Physiologic and psychosocial stage-based differences for dietary fat consumption in women with type 2 diabetes
Purpose. This cross-sectional, observational study explored differences among groups staged for intent to decrease dietary fat intake in women with type 2 diabetes in relation to demographic, weight concern, physiological, and psychosocial variables. Methods. A sample of 100 community-dwelling, English-speaking women, who were over age 30 and had type 2 diabetes for at least a year, was accessed through a culturally diverse endocrinology clinic. Subjects completed 7 self-report instruments: demographic sheet, with 11-point weight satisfaction scale; staging algorithm; fat intake (MEDFICTS); depression (CES-D); diabetes-specific dietary knowledge (ADKnowl), social support and self-efficacy scales (SE-Type 2). Physiological variables were abstracted from the medical record (HbA 1c, blood pressure, serum cholesterol and triglycerides). Results. The women's average age was 57.69 years ( SD = 3.07); 50% were married. Subjects were well-educated ( M = 14 years; SD = 3.33), with average diabetes duration of 10.57 years (SD = 9.11), high body mass index (M = 35.72; SD = 8.36), low diabetes-specific dietary knowledge, low weight satisfaction, but in good diabetes control. Racial/ethnic composition was 44% non-Hispanic-White-American, 18% Hispanic-White-American, 15% non-Hispanic-African-American, 16% Hispanic-African-American and 5% other. Fat intake was low and differed by racial/ethnic demographics. The highest fat intake scores were for non-Hispanic-African-Americans (M = 53), followed by Hispanic-White-Americans (M = 51), non-Hispanic-White-Americans (M = 45), and Hispanic-African-Americans (M = 32), who had the lowest fat intake scores. MANOVA analyses revealed no significant differences between stages of behavior change in relation to psychosocial or weight concern variables, age, education, HbA1c, or cholesterol levels. Single women were more likely to be in the three preaction stages (precontemplation, contemplation, and preparation); married women were equally distributed across stages (the preaction stages plus action and maintenance). African-American women (Hispanic and non-Hispanic) were more likely in contemplation and preparation. Triglycerides were higher in women in the action stage than contemplation or preparation. Systolic blood pressure was higher in action than preparation; diastolic blood pressure was higher in action than preaction. Conclusions. Healthcare professionals should consider race, ethnicity, and marital status in client interactions. Dietary intake can vary according to both race and ethnicity; collapsing racial/ethnic groups can alter means and distributions, generating faulty conclusions. Further research is warranted to explore relationships between dietary self-care and marital status, race, ethnicity, and physiological variables.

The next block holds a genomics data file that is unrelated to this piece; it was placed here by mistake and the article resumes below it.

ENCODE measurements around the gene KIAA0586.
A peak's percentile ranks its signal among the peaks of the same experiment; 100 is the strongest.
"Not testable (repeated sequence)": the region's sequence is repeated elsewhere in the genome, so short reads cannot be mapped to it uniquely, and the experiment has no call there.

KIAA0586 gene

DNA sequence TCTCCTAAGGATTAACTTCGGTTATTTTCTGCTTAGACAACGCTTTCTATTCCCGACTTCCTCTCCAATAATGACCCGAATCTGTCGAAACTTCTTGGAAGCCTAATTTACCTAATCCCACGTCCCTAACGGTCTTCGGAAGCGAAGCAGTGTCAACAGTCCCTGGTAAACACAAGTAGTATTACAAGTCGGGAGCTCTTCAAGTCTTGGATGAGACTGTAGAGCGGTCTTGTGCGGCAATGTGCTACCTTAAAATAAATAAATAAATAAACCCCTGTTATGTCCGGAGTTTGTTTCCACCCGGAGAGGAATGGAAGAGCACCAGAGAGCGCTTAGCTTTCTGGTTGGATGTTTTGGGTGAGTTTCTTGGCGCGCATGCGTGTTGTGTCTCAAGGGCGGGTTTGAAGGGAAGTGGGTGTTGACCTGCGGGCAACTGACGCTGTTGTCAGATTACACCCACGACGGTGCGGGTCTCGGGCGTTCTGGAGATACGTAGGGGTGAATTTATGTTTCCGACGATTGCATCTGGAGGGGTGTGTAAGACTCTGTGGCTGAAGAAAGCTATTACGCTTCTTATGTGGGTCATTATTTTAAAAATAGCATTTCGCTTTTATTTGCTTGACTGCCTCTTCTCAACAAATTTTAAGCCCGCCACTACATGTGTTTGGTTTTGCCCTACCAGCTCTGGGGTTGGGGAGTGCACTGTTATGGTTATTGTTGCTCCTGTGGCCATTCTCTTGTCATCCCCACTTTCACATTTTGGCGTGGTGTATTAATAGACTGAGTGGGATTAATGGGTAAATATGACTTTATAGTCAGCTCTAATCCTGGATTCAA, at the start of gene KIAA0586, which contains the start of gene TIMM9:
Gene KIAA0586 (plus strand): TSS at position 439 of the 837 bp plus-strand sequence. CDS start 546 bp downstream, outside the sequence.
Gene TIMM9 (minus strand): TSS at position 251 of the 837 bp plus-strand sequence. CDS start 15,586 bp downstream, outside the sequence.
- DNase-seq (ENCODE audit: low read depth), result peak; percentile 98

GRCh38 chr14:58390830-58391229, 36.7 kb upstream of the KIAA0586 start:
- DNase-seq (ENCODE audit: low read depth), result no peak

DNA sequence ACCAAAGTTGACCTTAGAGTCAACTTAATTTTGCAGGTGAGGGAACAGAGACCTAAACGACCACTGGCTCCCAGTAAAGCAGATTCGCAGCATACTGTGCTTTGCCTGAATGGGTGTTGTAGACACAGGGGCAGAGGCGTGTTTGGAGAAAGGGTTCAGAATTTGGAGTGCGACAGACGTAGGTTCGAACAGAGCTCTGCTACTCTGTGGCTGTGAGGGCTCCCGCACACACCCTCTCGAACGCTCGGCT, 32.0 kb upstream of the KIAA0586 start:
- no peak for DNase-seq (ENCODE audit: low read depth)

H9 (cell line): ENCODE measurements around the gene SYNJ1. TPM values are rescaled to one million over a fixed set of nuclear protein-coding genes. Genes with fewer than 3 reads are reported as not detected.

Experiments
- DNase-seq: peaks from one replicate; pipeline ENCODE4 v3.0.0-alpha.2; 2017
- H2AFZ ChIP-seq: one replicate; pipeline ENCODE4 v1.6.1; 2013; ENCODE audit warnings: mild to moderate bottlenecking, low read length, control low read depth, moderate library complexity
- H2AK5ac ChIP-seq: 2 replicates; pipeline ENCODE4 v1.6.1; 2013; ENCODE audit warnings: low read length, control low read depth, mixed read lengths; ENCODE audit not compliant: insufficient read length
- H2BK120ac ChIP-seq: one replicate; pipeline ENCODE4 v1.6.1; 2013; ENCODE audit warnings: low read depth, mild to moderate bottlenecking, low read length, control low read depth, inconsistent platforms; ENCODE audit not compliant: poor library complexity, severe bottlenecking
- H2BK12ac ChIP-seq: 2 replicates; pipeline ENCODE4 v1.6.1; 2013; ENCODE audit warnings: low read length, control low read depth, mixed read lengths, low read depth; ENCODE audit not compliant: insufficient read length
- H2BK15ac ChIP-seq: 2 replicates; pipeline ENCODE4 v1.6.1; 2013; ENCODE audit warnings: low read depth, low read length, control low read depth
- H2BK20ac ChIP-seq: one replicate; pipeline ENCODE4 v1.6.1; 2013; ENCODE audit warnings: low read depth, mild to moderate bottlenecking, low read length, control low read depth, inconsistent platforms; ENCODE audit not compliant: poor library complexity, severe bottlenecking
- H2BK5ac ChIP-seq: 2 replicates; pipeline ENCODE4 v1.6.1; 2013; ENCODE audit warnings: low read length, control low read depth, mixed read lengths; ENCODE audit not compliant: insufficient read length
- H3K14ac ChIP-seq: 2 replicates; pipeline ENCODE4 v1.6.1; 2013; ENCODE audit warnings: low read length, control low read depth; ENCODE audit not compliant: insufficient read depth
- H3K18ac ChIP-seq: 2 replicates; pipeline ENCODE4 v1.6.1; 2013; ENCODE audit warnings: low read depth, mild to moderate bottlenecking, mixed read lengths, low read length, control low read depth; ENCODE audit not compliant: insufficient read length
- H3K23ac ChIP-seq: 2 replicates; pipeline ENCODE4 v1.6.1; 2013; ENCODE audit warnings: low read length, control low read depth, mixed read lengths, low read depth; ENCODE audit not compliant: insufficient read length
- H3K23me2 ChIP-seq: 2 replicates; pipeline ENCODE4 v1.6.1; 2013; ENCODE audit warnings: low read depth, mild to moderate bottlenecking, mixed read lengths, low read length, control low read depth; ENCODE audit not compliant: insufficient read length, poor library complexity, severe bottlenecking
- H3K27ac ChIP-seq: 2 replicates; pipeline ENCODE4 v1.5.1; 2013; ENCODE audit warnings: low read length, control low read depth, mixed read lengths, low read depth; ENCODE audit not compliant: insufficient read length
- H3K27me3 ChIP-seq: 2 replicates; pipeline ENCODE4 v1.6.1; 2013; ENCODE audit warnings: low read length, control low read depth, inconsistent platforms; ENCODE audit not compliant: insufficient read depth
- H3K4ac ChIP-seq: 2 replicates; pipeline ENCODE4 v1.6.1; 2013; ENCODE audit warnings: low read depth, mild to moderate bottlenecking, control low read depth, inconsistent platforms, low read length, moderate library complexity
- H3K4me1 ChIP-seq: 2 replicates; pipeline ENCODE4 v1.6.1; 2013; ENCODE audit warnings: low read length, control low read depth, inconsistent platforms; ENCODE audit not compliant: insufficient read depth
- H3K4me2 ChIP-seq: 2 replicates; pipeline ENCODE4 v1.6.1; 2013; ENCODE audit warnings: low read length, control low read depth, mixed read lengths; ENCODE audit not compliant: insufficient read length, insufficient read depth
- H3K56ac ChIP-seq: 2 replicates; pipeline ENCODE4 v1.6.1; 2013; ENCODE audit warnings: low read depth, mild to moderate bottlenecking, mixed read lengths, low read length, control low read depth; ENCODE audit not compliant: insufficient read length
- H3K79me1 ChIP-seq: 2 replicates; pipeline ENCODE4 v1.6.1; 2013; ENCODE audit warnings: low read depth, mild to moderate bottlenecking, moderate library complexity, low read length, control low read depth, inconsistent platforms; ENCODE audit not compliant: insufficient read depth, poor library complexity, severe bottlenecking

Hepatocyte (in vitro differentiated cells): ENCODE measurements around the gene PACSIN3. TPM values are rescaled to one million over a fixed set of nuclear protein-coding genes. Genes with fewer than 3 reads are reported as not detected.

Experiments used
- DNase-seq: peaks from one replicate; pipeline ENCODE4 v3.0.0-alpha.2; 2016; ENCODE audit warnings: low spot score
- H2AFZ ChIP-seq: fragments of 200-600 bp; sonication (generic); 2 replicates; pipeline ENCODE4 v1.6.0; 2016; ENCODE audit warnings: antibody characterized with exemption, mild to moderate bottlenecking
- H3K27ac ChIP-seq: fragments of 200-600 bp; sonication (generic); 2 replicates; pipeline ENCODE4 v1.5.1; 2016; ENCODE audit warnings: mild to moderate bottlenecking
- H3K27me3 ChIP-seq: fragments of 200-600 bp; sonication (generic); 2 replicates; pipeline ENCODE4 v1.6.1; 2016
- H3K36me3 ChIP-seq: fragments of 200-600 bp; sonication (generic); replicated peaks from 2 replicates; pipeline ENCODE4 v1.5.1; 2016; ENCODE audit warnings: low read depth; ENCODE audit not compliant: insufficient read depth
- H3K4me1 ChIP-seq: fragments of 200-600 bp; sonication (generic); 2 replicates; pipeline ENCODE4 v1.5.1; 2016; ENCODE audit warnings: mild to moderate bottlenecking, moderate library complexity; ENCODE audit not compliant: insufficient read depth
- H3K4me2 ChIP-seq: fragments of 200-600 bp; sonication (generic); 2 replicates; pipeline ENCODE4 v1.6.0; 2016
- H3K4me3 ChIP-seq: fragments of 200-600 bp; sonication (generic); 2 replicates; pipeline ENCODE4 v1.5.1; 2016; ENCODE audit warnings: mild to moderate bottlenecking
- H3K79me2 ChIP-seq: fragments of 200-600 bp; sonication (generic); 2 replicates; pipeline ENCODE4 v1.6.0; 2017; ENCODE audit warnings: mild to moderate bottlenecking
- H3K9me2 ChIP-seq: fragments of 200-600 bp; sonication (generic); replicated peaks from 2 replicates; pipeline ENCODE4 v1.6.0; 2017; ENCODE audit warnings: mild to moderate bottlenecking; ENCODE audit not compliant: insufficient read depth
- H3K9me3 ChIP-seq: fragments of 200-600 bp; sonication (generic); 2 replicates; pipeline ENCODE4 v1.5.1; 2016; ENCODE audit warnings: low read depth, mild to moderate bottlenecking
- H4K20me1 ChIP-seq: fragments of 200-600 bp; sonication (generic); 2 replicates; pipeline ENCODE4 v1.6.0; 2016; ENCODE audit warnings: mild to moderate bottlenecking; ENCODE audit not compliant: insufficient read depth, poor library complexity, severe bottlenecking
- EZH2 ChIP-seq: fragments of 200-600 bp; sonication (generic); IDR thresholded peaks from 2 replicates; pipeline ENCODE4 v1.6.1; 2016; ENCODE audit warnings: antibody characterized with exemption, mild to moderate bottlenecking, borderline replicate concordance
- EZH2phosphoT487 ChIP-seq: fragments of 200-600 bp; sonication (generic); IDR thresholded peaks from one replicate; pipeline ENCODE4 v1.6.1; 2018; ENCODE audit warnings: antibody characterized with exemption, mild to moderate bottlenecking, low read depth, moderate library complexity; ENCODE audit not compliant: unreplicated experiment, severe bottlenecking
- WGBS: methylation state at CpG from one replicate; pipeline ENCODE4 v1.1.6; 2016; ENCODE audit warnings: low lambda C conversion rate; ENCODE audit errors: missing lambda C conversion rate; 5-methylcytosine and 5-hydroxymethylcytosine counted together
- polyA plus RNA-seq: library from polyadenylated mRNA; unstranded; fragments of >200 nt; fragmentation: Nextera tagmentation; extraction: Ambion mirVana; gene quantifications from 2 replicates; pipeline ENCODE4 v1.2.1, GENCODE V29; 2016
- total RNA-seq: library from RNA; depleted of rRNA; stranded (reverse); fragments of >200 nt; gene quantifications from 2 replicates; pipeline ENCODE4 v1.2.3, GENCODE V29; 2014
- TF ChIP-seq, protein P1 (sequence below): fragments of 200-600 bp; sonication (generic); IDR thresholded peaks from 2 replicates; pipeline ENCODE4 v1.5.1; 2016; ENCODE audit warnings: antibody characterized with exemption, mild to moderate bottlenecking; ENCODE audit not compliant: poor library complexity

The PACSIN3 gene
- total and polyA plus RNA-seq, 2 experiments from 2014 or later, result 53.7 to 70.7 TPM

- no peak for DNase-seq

Quackenbush, Patricia A, "Physiologic and psychosocial stage-based differences for dietary fat consumption in women with type 2 diabetes" (2005). Texas Medical Center Dissertations (via ProQuest). AAI3164937.